Africulture Centre(project completed 2010)
Promoting sustainable management of botanical resources for food, medicine and crafting.
South Africa's unique medicinal flora includes succulent plants such as Kniphofia (Asphodelaceae) that are valued for their adaptation to dry conditions. Photo: O.M. Grace.
The aim of the Africulture Centre project is to promote sustainable management of botanical resources for food, medicine, crafting and other economically beneficial activities in an area near Grahamstown, South Africa. This area has been selected as it has the highest level of vulnerability to HIV in the Eastern Cape of S Africa with an estimated 1 in 3 people HIV positive. In this area it is estimated that about 80% of the black community rely solely on traditional medicines. Because of the increased incidence of disease and the fact that the population of Grahamstown has more than doubled in the last 15 years the demand for traditional medicines has increased and there is no sustainable supply of species traditionally used as medicine and for food.
In this Darwin Initative funded project Kew is working with Garden Africa and Umthathi, an NGO in Grahamstown, to develop a nursery garden to propagate some of the key endangered species. Umthathi has established a local network of traditional healers to identify the species that they would like to have propagated on the 10 hectare plot that has been secured for the creation of the Centre. Kew will be working with Garden Africa and other partners in S Africa to support the successful propagation of the selected species and to develop good quality plant-based products that can be made by these communities to mitigate the effects of opportunistic infections such as tuberculosis, psoriasis and oral thrush. Emphasis will also be placed on training members of the community in the propagation of medicinal species as well as improving both the biodiversity and quality of food plants. It is also planned to create a market area at the Centre to generate income by the sale of cuttings, seed and trees to local gardeners (including the Botanical Garden in Grahamstown) and of locally produced products made from indigenous species. The income from these activities will contribute to the future of the Centre as a community resource as well as a tourist centre. It is planned to have the Centre functioning by 2008 and it is hoped that the Centre will feature on the garden trails that are organised in this part of South Africa.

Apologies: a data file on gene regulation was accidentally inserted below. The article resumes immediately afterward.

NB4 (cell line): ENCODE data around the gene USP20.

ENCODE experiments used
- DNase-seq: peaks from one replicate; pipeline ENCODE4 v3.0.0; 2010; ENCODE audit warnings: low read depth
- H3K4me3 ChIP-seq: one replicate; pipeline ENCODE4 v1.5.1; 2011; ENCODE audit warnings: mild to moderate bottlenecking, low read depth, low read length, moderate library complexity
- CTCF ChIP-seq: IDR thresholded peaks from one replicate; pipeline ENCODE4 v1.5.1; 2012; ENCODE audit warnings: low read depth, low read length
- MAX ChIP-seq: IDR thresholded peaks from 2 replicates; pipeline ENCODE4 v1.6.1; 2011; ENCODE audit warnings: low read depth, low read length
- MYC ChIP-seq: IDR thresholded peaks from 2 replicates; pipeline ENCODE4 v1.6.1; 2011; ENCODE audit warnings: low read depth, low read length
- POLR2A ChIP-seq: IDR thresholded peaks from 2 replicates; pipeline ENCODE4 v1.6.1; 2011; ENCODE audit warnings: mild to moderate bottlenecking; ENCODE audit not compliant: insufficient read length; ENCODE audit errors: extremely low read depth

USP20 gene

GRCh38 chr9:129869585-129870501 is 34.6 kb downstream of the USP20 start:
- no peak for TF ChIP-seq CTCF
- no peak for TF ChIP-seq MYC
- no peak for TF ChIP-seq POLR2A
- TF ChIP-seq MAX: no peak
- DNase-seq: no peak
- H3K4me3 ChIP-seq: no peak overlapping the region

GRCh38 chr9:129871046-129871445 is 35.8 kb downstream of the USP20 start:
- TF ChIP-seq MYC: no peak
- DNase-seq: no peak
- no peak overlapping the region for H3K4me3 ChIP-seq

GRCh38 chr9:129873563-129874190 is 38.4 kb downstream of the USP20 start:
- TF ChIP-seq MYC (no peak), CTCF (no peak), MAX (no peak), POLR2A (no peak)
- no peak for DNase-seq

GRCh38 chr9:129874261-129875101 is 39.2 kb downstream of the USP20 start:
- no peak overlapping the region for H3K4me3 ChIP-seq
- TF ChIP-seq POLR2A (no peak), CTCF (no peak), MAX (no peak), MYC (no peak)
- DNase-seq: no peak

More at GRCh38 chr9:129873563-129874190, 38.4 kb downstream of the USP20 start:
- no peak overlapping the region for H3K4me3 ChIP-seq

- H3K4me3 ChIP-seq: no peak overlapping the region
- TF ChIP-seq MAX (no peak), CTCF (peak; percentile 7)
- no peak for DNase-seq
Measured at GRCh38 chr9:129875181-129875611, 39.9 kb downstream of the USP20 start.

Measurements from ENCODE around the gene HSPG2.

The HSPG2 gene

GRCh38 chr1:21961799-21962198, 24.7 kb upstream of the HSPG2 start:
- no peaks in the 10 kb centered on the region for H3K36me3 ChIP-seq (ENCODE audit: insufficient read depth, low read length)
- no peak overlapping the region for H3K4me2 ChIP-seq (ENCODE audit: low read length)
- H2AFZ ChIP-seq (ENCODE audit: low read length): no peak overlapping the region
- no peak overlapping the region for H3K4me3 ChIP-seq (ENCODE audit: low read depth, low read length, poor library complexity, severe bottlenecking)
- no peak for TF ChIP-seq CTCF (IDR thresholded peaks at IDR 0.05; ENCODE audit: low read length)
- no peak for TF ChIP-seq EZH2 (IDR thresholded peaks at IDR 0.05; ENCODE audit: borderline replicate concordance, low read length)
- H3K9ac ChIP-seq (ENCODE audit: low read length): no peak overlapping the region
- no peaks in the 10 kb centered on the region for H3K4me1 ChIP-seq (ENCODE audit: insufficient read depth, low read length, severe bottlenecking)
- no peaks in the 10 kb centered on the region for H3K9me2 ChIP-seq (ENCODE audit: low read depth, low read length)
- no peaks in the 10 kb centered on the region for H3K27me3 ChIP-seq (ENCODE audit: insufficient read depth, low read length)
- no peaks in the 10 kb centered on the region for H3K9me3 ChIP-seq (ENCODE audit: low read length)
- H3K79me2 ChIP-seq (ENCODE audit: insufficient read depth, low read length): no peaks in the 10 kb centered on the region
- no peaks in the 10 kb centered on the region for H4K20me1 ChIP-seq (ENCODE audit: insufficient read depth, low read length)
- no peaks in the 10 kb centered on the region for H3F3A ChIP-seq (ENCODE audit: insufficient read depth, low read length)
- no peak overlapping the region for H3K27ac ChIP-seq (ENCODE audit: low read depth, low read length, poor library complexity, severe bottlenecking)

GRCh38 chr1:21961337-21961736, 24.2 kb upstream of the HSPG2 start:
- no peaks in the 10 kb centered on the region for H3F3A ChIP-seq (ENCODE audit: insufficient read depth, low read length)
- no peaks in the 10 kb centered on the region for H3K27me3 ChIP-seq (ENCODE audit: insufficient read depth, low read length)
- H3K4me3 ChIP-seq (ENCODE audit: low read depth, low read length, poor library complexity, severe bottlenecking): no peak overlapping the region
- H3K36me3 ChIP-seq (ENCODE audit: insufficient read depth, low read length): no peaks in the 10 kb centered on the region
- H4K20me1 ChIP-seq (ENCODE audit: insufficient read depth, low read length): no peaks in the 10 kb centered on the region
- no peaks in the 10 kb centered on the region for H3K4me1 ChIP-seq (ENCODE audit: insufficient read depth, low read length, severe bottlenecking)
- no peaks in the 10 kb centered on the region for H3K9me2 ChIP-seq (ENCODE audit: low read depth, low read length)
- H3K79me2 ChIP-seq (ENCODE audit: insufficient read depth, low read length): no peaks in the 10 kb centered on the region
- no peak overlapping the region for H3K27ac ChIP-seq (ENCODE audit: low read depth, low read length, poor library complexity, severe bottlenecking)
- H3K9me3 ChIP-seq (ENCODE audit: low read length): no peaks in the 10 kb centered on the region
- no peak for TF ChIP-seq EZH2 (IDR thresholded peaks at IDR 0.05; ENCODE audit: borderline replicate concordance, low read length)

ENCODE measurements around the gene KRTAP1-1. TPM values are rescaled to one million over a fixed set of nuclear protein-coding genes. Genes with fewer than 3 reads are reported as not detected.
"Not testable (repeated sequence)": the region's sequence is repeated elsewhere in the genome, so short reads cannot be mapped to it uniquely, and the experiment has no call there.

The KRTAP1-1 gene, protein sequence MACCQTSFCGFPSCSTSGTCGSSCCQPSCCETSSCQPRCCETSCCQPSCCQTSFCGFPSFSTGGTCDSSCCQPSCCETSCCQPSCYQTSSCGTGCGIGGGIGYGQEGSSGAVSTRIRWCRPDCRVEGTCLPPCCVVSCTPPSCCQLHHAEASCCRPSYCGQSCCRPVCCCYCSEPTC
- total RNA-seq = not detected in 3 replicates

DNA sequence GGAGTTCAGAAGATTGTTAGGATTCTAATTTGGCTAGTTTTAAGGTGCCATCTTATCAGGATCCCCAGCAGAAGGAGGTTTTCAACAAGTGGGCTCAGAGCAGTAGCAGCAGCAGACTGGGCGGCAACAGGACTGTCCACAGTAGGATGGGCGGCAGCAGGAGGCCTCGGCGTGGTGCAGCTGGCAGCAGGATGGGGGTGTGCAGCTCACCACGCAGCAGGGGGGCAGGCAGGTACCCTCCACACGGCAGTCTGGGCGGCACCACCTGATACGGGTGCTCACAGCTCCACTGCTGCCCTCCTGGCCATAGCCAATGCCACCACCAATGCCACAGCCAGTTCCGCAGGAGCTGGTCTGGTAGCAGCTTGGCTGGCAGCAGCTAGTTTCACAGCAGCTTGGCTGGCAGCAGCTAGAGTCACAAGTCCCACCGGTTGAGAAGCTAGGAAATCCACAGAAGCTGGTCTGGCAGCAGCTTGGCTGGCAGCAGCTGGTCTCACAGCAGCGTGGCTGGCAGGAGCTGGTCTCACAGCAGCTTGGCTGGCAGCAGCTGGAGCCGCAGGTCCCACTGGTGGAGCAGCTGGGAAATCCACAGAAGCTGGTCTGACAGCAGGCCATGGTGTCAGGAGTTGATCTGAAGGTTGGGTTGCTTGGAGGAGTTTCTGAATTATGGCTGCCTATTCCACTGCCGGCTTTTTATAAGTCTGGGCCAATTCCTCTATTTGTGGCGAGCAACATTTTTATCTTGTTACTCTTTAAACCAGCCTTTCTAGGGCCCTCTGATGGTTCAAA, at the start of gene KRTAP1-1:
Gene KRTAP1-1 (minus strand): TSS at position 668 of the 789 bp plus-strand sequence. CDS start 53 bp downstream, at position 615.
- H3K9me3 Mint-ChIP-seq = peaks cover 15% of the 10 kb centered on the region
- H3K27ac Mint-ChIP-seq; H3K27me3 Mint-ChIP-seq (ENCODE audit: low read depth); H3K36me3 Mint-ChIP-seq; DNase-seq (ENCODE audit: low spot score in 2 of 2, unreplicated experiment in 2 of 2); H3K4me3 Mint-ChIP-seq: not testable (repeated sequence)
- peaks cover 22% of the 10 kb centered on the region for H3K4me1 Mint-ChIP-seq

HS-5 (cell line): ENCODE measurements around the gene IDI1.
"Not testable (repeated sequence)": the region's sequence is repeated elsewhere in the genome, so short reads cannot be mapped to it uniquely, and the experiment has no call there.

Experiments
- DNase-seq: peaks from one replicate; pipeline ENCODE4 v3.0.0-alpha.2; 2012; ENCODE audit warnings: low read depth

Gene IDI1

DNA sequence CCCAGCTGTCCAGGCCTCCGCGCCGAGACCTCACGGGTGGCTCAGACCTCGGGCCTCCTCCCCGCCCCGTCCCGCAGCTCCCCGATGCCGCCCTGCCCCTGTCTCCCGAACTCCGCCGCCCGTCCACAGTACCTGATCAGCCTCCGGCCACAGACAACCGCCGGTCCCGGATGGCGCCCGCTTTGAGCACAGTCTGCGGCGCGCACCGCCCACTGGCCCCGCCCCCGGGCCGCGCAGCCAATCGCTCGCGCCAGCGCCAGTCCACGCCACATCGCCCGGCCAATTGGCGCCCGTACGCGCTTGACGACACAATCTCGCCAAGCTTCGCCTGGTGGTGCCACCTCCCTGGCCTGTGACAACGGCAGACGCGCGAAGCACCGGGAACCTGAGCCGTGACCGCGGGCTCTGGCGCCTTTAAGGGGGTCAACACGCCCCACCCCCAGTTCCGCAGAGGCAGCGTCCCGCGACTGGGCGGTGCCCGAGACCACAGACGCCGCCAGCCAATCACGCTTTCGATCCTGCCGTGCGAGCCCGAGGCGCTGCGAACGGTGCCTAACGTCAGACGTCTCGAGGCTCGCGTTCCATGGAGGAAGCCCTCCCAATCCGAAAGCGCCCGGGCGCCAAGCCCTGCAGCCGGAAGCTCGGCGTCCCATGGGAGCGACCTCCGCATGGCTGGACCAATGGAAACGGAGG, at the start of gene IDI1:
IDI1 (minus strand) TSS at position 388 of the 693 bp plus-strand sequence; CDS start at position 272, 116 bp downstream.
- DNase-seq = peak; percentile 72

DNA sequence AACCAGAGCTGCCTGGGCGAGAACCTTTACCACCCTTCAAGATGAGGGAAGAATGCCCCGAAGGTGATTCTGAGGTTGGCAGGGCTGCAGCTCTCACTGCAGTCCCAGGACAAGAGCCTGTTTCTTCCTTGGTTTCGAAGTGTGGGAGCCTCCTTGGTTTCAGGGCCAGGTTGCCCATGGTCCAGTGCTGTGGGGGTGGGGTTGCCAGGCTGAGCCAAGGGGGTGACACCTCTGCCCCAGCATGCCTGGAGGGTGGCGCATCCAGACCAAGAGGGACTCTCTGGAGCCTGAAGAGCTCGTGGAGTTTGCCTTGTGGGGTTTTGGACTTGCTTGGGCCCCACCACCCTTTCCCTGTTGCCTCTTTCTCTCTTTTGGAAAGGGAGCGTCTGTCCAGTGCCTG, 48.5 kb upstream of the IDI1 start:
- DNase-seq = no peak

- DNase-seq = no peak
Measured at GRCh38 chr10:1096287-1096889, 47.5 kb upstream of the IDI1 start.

It is planned to have a display of the garden exhibited at the 2006 Royal Horticultural Society Chelsea Flower Show in May 2006.
Project partners and collaborators
Dept. of Agriculture
Dept. of Health
Environmental Impact Assessment Agencies
Fort Hare University
Makana Municipality (Local Government in Grahamstown)
National Research Foundation
Permaculture and Material Development (assist with production of leaflets)
Dept. of Botany, Rhodes University
University of Port Elizabeth
University of Natal
University of the Western Cape